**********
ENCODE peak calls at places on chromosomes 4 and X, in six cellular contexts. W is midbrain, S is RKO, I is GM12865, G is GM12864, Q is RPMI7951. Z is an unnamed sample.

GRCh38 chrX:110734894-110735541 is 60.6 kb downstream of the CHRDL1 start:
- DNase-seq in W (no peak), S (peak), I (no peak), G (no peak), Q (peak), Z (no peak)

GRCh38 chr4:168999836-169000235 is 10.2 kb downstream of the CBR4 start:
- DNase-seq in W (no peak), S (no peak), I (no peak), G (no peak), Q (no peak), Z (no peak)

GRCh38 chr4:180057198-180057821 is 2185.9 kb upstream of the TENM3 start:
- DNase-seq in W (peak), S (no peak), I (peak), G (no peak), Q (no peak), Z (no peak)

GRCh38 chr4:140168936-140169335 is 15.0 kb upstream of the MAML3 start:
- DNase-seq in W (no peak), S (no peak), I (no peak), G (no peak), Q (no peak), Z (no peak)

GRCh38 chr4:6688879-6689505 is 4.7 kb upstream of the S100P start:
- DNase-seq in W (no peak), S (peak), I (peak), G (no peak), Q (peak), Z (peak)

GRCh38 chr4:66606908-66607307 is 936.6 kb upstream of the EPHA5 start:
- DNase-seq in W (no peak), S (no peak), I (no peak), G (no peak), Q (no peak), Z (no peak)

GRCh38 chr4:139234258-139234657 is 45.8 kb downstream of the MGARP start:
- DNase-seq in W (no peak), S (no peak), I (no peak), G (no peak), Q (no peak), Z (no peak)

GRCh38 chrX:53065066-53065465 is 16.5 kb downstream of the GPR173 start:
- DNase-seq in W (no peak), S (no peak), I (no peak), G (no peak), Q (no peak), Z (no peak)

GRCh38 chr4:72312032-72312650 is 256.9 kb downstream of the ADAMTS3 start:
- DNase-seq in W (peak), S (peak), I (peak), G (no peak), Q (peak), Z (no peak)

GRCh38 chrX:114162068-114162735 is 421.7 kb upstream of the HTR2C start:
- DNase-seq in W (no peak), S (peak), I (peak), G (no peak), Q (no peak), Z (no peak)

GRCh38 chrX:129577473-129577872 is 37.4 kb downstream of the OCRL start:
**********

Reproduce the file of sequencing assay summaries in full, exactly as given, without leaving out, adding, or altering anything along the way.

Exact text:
ENCODE peak calls at places on chromosomes 4 and X, in six cellular contexts. W is midbrain, S is RKO, I is GM12865, G is GM12864, Q is RPMI7951. Z is an unnamed sample.

GRCh38 chrX:110734894-110735541 is 60.6 kb downstream of the CHRDL1 start:
- DNase-seq in W (no peak), S (peak), I (no peak), G (no peak), Q (peak), Z (no peak)

GRCh38 chr4:168999836-169000235 is 10.2 kb downstream of the CBR4 start:
- DNase-seq in W (no peak), S (no peak), I (no peak), G (no peak), Q (no peak), Z (no peak)

GRCh38 chr4:180057198-180057821 is 2185.9 kb upstream of the TENM3 start:
- DNase-seq in W (peak), S (no peak), I (peak), G (no peak), Q (no peak), Z (no peak)

GRCh38 chr4:140168936-140169335 is 15.0 kb upstream of the MAML3 start:
- DNase-seq in W (no peak), S (no peak), I (no peak), G (no peak), Q (no peak), Z (no peak)

GRCh38 chr4:6688879-6689505 is 4.7 kb upstream of the S100P start:
- DNase-seq in W (no peak), S (peak), I (peak), G (no peak), Q (peak), Z (peak)

GRCh38 chr4:66606908-66607307 is 936.6 kb upstream of the EPHA5 start:
- DNase-seq in W (no peak), S (no peak), I (no peak), G (no peak), Q (no peak), Z (no peak)

GRCh38 chr4:139234258-139234657 is 45.8 kb downstream of the MGARP start:
- DNase-seq in W (no peak), S (no peak), I (no peak), G (no peak), Q (no peak), Z (no peak)

GRCh38 chrX:53065066-53065465 is 16.5 kb downstream of the GPR173 start:
- DNase-seq in W (no peak), S (no peak), I (no peak), G (no peak), Q (no peak), Z (no peak)

GRCh38 chr4:72312032-72312650 is 256.9 kb downstream of the ADAMTS3 start:
- DNase-seq in W (peak), S (peak), I (peak), G (no peak), Q (peak), Z (no peak)

GRCh38 chrX:114162068-114162735 is 421.7 kb upstream of the HTR2C start:
- DNase-seq in W (no peak), S (peak), I (peak), G (no peak), Q (no peak), Z (no peak)

GRCh38 chrX:129577473-129577872 is 37.4 kb downstream of the OCRL start: